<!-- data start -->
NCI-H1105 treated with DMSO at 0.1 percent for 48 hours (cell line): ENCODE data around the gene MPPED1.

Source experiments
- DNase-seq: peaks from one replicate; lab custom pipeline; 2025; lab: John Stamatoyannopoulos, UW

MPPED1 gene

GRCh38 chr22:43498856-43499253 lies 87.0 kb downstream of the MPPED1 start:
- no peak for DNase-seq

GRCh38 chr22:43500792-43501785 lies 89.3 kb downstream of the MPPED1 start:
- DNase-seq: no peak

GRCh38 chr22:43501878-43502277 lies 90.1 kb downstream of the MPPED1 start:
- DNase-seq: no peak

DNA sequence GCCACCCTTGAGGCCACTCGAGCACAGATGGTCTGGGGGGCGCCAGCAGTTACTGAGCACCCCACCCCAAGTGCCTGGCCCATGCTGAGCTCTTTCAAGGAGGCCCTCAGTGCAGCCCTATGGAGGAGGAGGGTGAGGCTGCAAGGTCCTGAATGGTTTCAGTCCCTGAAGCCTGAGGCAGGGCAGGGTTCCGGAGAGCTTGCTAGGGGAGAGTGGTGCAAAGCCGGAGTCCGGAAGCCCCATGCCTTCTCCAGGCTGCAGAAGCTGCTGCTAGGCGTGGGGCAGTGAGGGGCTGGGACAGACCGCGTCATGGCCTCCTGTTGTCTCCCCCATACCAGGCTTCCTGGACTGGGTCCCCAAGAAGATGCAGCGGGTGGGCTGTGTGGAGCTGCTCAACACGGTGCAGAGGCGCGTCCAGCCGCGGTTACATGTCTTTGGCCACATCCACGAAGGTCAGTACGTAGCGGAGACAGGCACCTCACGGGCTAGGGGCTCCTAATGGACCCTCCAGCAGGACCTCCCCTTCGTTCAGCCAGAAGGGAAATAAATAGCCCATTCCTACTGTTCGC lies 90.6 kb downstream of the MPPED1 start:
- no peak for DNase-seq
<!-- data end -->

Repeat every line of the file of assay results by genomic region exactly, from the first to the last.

NCI-H1105 treated with DMSO at 0.1 percent for 48 hours (cell line): ENCODE data around the gene MPPED1.

Source experiments
- DNase-seq: peaks from one replicate; lab custom pipeline; 2025; lab: John Stamatoyannopoulos, UW

MPPED1 gene

GRCh38 chr22:43498856-43499253 lies 87.0 kb downstream of the MPPED1 start:
- no peak for DNase-seq

GRCh38 chr22:43500792-43501785 lies 89.3 kb downstream of the MPPED1 start:
- DNase-seq: no peak

GRCh38 chr22:43501878-43502277 lies 90.1 kb downstream of the MPPED1 start:
- DNase-seq: no peak

DNA sequence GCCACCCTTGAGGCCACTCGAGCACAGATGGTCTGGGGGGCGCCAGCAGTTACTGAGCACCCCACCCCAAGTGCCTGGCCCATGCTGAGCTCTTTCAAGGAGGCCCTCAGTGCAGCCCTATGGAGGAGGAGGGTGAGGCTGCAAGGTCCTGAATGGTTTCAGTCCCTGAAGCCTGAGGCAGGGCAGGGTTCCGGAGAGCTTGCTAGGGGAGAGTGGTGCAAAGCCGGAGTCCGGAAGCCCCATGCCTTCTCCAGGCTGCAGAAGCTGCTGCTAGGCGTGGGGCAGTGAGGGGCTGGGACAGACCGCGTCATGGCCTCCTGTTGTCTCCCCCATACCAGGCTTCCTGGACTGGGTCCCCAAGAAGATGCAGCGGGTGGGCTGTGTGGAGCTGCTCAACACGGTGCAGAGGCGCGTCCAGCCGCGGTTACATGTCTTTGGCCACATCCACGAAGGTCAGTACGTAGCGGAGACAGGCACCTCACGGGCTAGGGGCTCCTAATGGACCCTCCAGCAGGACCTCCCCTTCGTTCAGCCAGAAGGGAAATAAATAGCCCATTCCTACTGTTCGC lies 90.6 kb downstream of the MPPED1 start:
- no peak for DNase-seq